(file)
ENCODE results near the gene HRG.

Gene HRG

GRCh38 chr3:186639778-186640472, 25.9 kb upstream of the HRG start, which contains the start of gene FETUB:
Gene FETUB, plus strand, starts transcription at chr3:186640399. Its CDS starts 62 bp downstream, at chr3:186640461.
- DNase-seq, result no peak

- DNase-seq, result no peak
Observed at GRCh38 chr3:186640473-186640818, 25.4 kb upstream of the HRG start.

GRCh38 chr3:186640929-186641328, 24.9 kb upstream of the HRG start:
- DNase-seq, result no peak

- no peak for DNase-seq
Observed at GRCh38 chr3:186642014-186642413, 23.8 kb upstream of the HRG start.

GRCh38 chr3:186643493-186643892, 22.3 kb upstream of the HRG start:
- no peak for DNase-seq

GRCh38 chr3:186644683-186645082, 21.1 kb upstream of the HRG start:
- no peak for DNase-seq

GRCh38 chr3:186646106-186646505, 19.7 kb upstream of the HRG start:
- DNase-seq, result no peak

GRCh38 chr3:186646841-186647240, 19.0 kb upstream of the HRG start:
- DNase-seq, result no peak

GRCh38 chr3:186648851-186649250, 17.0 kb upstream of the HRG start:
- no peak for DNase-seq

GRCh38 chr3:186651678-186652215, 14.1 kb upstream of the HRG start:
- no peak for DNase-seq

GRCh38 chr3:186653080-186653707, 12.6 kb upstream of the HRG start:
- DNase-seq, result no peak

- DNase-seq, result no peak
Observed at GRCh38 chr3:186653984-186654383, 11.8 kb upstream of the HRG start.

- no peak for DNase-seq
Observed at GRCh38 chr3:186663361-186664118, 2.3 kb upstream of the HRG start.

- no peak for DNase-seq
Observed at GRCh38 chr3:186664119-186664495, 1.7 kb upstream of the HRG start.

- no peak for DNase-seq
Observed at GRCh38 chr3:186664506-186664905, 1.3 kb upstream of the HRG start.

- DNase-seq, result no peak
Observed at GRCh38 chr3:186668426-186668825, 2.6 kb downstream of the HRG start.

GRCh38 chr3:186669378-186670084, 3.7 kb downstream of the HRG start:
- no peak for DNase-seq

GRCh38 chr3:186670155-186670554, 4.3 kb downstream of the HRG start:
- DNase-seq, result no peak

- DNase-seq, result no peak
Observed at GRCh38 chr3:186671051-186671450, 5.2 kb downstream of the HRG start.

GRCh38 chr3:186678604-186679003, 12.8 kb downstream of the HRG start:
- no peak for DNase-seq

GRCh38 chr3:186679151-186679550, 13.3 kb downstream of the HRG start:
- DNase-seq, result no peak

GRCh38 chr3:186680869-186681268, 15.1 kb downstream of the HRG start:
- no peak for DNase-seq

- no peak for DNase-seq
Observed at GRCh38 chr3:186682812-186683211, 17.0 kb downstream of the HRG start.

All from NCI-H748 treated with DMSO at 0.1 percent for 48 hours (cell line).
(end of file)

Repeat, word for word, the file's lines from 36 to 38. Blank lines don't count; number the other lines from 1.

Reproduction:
GRCh38 chr3:186669378-186670084, 3.7 kb downstream of the HRG start:
- no peak for DNase-seq

GRCh38 chr3:186670155-186670554, 4.3 kb downstream of the HRG start: